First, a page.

A plan by the National Pension Commission (PenCom) to boost funds contributions from N6.4 trillion to N7.2 trillion by the end of 2017 may be jeopardised by the current pension outstanding estimated at N140 billion.
The Guardian learnt that the Federal Government’s agencies are on top of the list of pension debtors, while private entities are following the trend.
This situation, according to experts, would truncate the PenCom’s agenda if urgent actions are not taken to recoup the debts. Also, the Federal Government that has failed to remit its workers’ contributory pension is under a moral burden that may prevent it from sanctioning other employers that are guilty of the same offence.
Experts alleged that the N140 billion government’s debt has already been deducted from workers’ salaries but it is now a liability for the government to remit it into the PenCom account.
Stakeholders in the sector who spoke to The Guardian on the development said the funds could have increased by a minimum of N1trillion in the current year, while they expect it to grow beyond N7.2 trillion, if the debtors remit funds as at when due.
An industry analyst who spoke on condition of anonymity expressed concern that the funds should have been growing with an increase of at least N50 billion and in some cases even more on a monthly basis in the last two years.
The source alleged that the Federal Government did not help matters by the accumulation of about N140 billion pension arrears under the Defined Benefit Scheme (DBS) and Contributory Pension Scheme (CPS), even as some states and companies in the private sector are still defaulting in remittance to the Retirement Savings Accounts (RSAs) of their workers.
The reason for the constant growth in pension assets, according to The Guardian source, is that pension contributions are made on a monthly basis to the RSAs of employees, while the PFAs also make a lot of profits from investment of these funds in Federal Government bonds, stock market and other less risky windows, which also go into the pension funds pool.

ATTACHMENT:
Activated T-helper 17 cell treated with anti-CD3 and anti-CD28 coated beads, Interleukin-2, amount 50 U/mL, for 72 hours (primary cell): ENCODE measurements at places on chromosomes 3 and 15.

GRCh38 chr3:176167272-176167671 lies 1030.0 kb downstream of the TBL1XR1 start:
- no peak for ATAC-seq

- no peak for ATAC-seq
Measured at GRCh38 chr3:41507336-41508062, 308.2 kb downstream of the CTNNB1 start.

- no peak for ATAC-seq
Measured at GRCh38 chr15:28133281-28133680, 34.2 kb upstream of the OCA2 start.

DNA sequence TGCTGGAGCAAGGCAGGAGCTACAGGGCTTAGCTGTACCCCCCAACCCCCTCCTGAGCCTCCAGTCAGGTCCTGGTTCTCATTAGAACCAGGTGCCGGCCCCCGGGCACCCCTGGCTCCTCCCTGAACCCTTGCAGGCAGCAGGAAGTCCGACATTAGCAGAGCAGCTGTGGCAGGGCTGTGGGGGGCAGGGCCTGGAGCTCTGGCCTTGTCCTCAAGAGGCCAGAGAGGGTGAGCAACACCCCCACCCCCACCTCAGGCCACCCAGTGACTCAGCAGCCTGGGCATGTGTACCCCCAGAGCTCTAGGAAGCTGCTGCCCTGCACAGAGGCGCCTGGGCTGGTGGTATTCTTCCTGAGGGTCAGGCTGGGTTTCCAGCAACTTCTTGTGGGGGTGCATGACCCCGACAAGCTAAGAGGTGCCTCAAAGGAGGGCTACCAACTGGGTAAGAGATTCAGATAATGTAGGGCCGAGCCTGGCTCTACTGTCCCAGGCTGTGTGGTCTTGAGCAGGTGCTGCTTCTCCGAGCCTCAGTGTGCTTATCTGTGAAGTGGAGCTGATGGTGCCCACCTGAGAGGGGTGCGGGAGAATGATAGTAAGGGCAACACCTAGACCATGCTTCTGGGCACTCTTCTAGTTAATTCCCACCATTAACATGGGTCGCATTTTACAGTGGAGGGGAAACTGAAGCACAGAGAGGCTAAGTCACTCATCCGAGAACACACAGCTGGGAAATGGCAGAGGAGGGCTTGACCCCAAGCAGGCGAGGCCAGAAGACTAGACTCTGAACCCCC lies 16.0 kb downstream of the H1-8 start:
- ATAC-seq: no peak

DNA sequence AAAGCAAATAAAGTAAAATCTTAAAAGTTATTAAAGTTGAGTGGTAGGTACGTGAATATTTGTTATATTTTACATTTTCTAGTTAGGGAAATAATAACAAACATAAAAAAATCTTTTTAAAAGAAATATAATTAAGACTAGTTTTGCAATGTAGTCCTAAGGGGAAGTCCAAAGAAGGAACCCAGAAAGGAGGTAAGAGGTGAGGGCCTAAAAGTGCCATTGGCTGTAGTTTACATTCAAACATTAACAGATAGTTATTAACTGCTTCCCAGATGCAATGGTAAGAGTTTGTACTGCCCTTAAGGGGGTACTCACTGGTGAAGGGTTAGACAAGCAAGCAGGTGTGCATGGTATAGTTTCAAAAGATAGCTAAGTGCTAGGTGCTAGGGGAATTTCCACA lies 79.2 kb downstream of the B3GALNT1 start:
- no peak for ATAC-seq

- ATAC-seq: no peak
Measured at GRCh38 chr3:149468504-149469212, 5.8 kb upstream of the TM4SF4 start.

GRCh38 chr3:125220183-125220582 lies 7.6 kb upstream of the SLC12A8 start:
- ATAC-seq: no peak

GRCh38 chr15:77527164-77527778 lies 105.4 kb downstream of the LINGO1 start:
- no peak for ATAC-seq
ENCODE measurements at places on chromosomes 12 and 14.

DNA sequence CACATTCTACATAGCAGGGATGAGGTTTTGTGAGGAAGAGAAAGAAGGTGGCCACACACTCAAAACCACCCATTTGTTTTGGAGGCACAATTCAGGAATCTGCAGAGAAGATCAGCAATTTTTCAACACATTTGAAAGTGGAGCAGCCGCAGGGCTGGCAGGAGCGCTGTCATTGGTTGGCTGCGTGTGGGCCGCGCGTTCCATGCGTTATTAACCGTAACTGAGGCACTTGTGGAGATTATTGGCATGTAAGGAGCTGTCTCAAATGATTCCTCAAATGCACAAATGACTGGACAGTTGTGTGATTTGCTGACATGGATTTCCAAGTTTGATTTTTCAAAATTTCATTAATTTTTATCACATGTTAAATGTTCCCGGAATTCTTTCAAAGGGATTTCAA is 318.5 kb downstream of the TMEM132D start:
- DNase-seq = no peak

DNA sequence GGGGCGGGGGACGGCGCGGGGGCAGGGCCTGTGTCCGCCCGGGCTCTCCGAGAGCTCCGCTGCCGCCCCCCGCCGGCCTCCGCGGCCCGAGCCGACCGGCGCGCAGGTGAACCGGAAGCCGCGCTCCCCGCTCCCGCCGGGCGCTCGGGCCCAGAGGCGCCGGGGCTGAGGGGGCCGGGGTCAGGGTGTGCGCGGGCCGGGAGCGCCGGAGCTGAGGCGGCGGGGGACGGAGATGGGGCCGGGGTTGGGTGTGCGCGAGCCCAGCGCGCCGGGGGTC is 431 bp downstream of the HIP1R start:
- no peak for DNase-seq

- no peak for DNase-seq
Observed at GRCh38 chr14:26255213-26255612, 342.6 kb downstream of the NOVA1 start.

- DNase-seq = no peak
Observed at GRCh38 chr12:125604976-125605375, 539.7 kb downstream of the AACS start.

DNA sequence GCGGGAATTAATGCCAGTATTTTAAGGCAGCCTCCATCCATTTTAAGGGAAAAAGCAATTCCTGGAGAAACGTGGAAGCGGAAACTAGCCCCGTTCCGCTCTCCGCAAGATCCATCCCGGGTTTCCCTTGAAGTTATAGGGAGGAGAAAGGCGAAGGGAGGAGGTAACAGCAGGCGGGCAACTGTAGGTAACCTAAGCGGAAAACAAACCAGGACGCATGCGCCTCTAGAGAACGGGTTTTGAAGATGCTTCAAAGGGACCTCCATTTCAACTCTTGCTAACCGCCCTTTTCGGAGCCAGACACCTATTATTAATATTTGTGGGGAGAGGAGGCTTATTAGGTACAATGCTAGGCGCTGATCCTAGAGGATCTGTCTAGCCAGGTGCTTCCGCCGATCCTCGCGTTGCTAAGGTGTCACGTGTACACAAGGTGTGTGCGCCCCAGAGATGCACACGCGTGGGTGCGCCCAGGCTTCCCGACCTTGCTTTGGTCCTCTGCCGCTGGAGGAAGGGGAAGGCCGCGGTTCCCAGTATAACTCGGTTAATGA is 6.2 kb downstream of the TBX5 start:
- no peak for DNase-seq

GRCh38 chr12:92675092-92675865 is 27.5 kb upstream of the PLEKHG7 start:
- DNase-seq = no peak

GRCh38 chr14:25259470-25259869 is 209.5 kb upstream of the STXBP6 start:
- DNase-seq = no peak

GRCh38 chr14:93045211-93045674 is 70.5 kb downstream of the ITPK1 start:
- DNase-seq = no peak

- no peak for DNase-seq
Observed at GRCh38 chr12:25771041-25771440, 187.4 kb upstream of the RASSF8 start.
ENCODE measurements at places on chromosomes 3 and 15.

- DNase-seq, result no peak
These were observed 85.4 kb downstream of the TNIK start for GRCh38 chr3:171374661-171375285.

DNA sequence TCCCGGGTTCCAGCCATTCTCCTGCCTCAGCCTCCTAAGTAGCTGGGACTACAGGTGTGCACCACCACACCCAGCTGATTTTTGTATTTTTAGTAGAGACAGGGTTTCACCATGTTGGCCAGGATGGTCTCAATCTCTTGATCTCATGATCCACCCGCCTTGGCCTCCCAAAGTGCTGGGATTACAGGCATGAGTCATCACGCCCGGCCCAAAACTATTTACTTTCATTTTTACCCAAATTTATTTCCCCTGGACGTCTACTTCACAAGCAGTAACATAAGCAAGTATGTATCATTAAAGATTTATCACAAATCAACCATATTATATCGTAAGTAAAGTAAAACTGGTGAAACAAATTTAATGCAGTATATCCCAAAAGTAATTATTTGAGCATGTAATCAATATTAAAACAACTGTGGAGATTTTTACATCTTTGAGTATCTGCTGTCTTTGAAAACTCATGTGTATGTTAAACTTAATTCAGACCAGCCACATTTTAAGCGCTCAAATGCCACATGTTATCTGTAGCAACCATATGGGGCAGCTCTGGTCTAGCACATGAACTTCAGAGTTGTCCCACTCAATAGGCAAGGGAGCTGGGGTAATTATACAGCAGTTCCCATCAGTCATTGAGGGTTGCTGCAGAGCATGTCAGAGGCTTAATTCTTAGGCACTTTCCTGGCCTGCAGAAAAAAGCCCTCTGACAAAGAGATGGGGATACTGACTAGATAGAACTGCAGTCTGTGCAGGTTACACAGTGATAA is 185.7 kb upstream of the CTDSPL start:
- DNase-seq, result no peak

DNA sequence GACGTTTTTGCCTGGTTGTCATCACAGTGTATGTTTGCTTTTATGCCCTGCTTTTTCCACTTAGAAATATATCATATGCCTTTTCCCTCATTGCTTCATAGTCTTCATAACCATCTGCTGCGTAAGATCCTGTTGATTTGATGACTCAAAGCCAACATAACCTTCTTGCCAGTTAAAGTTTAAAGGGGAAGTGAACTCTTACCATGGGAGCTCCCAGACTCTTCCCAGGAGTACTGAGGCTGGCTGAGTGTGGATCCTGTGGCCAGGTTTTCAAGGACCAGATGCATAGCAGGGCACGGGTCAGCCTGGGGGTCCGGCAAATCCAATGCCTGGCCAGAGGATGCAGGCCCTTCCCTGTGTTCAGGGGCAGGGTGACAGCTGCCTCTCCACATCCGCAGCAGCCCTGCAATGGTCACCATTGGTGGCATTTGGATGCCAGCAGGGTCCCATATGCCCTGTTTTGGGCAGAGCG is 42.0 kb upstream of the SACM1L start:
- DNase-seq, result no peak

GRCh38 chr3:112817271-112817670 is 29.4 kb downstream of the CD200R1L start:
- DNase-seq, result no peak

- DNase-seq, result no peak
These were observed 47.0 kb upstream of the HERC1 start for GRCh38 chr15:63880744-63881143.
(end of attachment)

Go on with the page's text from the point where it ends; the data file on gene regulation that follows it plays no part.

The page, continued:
However, with some states now ready to join the CPS and the readiness of the Federal Government to settle some of its arrears, as well as the PenCom going after defaulting employers, experts said this could push the fund even beyond the targeted amount.
The Director General, Ondo State Pension Commission, Jaiyeola Olowosuko, said because the contributions are made every month and new sets of people are regularly subscribing to the scheme, the funds will keep growing.
On the investment income that has increased the volume of the pension funds to N6.2trillion, the Chairman, Pension Funds Operators of Nigeria (PenOp), Eguarekhide Longe, said that of the amount, over N2 trillion is investment incomes, meaning that the managers (PFAs) of that money have received over N3 trillion pension contributions in the last 12 years and that they (pension funds operators) have added over N2.5 trillion to it from investments they made.